17. BATMAN (Game Boy, 1989)


BATMAN for the Game Boy is a pretty unassuming little game, but it’s very very charming. It’s often noted for the novelty of featuring Batman toting a handgun, but it is absolutely worth appreciating for its qualities as a game. In particular, it’s worth noting how much it gets right considering it’s a very early Game Boy game. The intensity of the action, the size of the characters, the design of the backgrounds, and even the length and pacing of the game – it’s all very well suited to to the Game Boy’s limitations.

Batman is tiny and cute, but easily recognisable. The environments are detailed and distinct, yet easily readable; you’re never really going to be confused about where you can go or not. These may sound like simple things, but they add up to a first-generation portable game that’s still very much playable – and fun! – in 2020. The game is very short, with four levels based on scenes from the film, but it’s a fun, breezy playthrough… until the final level, where the difficulty suddenly ramps up dramatically. But frankly, the challenge provides a nice change of pace, and makes completing the game a satisfying achievement.

Between fun platforming and shooting mechanics, nice visuals, and an awesome Sunsoft soundtrack, I definitely consider BATMAN for the Game Boy an underappreciated gem that more people probably should check out.


16. BATMAN: THE ENEMY WITHIN (2017-2018)


BATMAN: THE ENEMY WITHIN was the second Telltale adventure series starring Batman, building off the world created in the first series but telling a new, largely unrelated story. Mechanically and aesthetically it’s kind of what you’d expect from Telltale; interactivity is mostly limited to making the occasional choice which may or may not impact the plot (or appear to, at any rate), and the meat and potatoes of the game is dialogue scenes with a vaguely comic booky style.

Given that THE ENEMY WITHIN ranks in at #16, and THE TELLTALE SERIES is yet to show up, it’s simple enough to conclude that I like these games. I appreciate that it presents its own version of Batman’s universe, and generally speaking I like both the tone and visuals. Telltale’s reinterpretations of various heroes, villains, and other characters are a little hit and miss – but I still enjoy seeing new and occasionally quite different takes. All of the above is largely the same between the two seasons – so what sets them apart in terms of ranking?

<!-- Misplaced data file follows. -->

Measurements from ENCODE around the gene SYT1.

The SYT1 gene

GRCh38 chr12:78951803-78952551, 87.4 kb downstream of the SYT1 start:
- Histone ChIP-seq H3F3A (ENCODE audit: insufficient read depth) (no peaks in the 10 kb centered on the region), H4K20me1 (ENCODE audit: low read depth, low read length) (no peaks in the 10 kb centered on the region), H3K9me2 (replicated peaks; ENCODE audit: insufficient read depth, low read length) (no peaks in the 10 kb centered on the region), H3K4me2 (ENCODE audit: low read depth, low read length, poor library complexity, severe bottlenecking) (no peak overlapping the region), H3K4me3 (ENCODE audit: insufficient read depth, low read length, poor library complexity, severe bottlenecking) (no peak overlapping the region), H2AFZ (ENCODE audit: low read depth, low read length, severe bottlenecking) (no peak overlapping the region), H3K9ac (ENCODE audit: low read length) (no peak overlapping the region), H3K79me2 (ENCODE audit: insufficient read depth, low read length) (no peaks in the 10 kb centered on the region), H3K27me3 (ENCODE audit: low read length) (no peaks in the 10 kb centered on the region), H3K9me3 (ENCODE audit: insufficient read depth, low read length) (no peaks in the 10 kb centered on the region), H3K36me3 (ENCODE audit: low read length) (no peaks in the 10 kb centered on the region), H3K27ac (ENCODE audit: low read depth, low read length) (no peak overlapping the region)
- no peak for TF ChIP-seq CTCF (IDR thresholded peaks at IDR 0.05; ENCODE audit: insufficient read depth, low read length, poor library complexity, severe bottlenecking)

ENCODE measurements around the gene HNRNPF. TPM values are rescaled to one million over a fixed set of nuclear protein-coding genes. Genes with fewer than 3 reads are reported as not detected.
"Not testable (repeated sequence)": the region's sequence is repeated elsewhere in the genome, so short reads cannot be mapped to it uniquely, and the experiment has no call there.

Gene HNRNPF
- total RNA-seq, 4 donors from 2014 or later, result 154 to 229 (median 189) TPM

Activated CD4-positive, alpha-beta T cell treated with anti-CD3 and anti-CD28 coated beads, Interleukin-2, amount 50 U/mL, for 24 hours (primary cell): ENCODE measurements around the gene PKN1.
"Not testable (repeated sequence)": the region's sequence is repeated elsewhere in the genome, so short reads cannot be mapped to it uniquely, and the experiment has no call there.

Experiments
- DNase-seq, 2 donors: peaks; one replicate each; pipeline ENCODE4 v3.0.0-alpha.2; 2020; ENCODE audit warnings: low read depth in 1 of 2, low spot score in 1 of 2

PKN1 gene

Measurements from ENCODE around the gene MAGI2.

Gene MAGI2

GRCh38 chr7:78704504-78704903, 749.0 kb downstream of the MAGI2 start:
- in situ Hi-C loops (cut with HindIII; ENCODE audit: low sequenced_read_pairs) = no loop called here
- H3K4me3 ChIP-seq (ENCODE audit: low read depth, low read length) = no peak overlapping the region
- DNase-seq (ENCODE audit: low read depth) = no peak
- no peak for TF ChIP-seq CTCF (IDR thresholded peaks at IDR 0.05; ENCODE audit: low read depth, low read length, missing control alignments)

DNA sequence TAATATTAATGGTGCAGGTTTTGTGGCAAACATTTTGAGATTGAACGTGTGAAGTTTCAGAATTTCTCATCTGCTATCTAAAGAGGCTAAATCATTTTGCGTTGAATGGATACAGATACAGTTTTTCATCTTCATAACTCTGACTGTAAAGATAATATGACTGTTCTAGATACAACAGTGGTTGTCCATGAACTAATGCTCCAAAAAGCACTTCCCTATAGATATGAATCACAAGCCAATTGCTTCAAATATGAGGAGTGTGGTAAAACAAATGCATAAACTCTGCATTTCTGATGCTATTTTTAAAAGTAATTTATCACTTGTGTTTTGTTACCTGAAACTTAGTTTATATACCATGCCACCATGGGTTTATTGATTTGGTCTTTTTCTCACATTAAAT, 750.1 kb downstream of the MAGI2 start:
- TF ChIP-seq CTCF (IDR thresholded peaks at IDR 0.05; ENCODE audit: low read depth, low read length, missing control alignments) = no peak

Well, it all comes down to the writing – which really is the most central aspect of a narrative-driven game like these. Without spoiling any of the story, I’ll say that while the writing in THE ENEMY WITHIN wasn’t bad, it definitely took things in kind of an edgier direction that I wasn’t hugely fond of compared to THE TELLTALE SERIES. The larger cast of characters means fewer of them really get to shine, and I also felt there were fewer memorable and emotionally resonant scenes than in the first season.

The second season never quite reached the same heights to me (though admittedly that could partially be because I went in with higher expectations), but I still really enjoyed spending time in Telltale’s Batman universe. THE ENEMY WITHIN didn’t end on the most satisfying of notes to me – but I’d still definitely be excited to check out a hypothetical third season.



BATMAN: ARKHAM KNIGHT is the fourth game in the ARKHAM “trilogy” (labeled as such due to Rocksteady and WB’s refusal to acknowledge ARKHAM ORIGINS), and for my money, clearly the weakest. Production values are higher than ever, there are lots of small quality of life improvements, and the level of polish is through the roof. Controlling Batman is as fun as ever, and there’s a few changes to the formula that I really appreciate (the integration of GCPD in the game’s structure and narrative is done super well and fixes a lot of the issues I had with the “open world” aspects of ARKHAM CITY) – but the reason I rank this game below its predecessors largely boil down to two things.

The first, and most obvious issue is the Batmobile. Aspects of it are well done; it handles well, driving feels good, and I actually quite enjoyed how the Batmobile was integrated in some of the puzzle solving. The core of the issue however, is that the entire concept of adding the Batmobile to the ARKHAM formula really strikes me as attempting to solve a problem that doesn’t exist. Traversal by way of grappling hook and gliding was super fun, and the scale of the previous games was well suited to it – by introducing the Batmobile, Rocksteady forced themselves to rejigger a lot of things, and little if any of it was for the better. Still, The biggest elephant in the room is the Batmobile-based combat – it’s not awful in and of itself, but it gets repetitive if not tedious very quickly, and there is just far too much of it in the game. Not only is there too much of it in general, bafflingly several of the key late-game boss fights are Batmobile-based, and none of them are very good.